Thu, Jul 15, 2004 - Page 7 News List

Temporary CIA chief says terror threat `very serious'


The terrorist threat against the US in the run-up to the November election is as serious as at any time since the Sept. 11, 2001, attacks, acting CIA Director John McLaughlin said on Tuesday.

"This is about as serious a threat environment as I have seen since 9/11," said McLaughlin, the deputy director who took over on Sunday pending appointment of a permanent successor to Director George Tenet who resigned amid criticism of the agency's performance.

"The quality of the information we have now is such that we have high confidence that the nation needs to be on guard," the acitng director told reporters during a telephone interview.

He said the threats were not pinned specifically to the Democratic and Republican political conventions this summer but to the whole period before the November presidential election.

"It's related to this period during which the country is exercising its democracy, it's this period particularly in the run-up to the election, but it's always a mistake in the counterterrorism business to focus uniquely on a date," McLaughlin said. The attackers would strike when they are ready and not because of a specific date, he said.

Senate Intelligence Committee Chairman Pat Roberts, a Kansas Republican, earlier on Tuesday told reporters that "the chatter and the texture of the chatter is the highest it's been since 9/11."

"Chatter" refers to communication among terrorism suspects.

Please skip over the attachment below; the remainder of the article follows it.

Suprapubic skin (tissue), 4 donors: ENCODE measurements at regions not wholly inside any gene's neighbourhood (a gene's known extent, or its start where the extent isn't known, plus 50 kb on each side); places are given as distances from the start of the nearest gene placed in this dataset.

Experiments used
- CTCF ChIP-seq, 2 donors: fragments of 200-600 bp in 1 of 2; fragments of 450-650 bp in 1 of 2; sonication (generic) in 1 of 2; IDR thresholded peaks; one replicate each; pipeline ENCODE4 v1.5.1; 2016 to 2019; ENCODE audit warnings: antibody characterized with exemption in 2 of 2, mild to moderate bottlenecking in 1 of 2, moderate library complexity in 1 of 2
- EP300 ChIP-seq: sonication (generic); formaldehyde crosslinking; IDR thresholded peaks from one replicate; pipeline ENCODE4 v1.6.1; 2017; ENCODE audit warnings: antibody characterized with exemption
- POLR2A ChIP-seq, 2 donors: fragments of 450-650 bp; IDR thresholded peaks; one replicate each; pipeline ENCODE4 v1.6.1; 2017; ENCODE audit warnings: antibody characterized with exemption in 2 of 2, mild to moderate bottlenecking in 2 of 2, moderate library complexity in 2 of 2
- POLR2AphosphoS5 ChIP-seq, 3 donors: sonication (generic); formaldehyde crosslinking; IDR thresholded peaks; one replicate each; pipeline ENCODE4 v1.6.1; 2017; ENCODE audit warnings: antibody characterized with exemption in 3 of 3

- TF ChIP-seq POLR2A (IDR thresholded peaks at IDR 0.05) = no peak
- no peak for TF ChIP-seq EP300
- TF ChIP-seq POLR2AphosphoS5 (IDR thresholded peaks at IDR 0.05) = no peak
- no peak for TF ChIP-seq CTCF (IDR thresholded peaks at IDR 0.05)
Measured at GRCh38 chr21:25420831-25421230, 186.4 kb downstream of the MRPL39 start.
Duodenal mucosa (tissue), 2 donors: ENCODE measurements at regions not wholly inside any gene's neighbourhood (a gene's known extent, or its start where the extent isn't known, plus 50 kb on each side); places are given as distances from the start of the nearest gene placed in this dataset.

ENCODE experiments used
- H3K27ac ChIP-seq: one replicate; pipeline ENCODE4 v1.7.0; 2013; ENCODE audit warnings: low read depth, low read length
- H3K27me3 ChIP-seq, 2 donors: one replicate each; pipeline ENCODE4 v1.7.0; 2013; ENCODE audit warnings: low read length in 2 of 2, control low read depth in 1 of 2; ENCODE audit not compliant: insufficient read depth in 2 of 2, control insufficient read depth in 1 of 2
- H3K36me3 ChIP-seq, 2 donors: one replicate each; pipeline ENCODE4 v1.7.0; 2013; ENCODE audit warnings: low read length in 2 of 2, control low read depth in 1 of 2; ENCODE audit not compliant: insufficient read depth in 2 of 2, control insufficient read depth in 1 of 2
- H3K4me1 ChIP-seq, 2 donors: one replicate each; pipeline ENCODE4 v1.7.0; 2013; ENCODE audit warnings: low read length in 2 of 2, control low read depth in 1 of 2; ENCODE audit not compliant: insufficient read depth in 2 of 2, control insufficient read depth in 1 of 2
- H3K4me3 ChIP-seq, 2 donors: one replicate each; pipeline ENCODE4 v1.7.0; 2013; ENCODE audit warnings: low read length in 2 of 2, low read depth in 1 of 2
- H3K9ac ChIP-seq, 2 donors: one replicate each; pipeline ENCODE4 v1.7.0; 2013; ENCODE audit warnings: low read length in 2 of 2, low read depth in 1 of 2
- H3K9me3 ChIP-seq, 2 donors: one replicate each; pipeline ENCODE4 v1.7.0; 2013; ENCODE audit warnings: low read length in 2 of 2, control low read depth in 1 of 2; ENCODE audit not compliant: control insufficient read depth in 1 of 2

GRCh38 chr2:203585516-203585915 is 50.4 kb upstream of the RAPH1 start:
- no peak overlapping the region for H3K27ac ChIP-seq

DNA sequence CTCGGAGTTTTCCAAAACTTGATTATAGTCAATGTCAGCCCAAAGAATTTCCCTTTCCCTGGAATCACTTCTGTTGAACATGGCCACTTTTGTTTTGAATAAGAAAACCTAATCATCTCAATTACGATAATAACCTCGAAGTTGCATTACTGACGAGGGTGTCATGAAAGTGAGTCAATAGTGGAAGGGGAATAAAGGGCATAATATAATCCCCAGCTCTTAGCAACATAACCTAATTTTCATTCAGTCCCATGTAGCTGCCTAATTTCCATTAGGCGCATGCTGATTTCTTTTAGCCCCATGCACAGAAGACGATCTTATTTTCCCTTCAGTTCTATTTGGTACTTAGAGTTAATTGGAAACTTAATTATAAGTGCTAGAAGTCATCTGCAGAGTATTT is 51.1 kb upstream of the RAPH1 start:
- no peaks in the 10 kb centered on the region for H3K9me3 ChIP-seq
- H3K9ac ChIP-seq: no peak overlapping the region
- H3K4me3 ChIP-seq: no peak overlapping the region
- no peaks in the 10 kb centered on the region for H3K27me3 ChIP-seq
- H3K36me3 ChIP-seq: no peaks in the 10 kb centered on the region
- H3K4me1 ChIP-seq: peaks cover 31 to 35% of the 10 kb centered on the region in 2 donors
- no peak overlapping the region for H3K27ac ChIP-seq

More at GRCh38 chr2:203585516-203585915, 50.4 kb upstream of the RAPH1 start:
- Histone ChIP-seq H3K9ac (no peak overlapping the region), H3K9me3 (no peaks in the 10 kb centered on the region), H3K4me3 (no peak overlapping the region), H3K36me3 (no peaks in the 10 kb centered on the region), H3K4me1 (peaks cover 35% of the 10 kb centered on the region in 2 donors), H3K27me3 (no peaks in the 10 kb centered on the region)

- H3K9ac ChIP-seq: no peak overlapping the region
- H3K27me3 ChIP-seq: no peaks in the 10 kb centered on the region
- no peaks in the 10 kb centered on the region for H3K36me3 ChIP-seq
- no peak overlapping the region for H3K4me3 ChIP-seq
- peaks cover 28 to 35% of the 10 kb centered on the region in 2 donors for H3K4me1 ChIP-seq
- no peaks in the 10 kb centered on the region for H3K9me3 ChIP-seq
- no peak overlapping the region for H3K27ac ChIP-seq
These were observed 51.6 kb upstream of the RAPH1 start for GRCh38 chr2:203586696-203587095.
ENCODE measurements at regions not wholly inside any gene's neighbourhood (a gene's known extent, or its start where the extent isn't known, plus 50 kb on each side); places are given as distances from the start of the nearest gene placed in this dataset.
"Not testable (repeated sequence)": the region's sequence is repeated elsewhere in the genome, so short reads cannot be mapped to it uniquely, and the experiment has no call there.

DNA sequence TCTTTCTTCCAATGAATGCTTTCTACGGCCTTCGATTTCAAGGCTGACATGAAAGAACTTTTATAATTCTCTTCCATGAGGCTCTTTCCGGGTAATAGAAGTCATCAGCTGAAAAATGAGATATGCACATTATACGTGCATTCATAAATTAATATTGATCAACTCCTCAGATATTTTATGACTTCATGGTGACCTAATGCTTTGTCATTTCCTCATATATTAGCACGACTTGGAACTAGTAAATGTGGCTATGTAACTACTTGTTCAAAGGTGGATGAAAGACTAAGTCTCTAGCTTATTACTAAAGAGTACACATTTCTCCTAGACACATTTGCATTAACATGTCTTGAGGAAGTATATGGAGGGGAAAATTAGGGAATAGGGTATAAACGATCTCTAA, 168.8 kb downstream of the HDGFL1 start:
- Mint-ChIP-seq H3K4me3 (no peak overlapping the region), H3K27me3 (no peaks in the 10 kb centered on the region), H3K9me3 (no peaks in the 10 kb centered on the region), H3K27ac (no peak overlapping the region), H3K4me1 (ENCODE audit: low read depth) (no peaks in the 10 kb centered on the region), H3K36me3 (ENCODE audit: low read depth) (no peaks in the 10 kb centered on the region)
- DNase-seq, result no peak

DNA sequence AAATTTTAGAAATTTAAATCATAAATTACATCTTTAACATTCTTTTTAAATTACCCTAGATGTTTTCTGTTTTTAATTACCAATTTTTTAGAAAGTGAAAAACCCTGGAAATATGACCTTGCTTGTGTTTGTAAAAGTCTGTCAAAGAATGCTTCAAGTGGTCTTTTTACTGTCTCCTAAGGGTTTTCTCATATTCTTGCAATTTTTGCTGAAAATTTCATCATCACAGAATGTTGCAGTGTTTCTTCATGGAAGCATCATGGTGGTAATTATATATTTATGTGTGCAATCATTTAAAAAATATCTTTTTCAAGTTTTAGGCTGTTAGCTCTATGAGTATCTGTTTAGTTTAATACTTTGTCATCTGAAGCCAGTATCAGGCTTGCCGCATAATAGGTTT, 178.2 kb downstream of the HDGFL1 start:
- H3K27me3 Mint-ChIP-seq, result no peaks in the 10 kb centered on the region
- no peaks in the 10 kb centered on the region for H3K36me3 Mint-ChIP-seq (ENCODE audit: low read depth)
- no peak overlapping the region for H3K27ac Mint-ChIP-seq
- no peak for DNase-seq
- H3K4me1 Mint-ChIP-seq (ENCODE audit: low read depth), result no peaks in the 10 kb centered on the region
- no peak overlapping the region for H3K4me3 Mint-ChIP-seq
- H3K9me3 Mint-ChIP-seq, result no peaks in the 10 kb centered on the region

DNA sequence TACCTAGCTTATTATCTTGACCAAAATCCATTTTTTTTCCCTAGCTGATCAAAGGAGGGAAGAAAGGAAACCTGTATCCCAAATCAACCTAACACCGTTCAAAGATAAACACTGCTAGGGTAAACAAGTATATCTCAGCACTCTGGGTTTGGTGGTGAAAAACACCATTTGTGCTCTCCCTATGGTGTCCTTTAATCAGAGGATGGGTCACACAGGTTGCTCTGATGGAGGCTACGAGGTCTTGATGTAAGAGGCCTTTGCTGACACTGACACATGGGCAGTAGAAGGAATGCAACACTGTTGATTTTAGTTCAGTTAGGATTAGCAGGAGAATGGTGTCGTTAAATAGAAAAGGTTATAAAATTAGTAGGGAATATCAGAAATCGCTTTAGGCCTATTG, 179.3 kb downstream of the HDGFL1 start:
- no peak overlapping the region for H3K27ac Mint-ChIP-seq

"There's a lot of members taking second thoughts about attending conventions," Roberts said, but added that he planned to attend.

Homeland Security Secretary Tom Ridge renewed public warnings last week of possible attacks by al-Qaeda in the US this year, but offered no details and said there were no plans to raise the terror threat level.

"Credible reporting now indicates that al-Qaeda is moving forward with its plans to carry out a large-scale attack in the United States in an effort to disrupt our democratic process," Ridge said.

The Senate Intelligence Committee issued a scathing report on Friday that faulted spy agencies for flawed intelligence before last year's invasion of Iraq, which indicated Baghdad had stockpiles of banned weapons. No such weapons were found.

McLaughlin said the CIA had admitted the estimates were not all correct, and had done an internal review of sources, assumptions and spying methods before the Senate report.

"This is a town that loves to assign blame and if blame can be pinned on someone then everyone is happy to say `OK, now let's move on,'" he said.

"I think that's the wrong way to think about it," he said, adding intelligence professionals had to figure out what lessons can be learned to improve their work.

There will always be some ambiguity to the question about whether Iraq had weapons of mass destruction before the war because of the widespread looting of potentially key information after the US-led invasion, McLaughlin said.

McLaughlin said he did not know what plans the White House had for permanently filling the CIA director post.

"At this point about all I can tell you is they have asked me to be the acting director," he said. "I'm happy to do this and if they choose someone else, I'll work with that person to get them established and launched."

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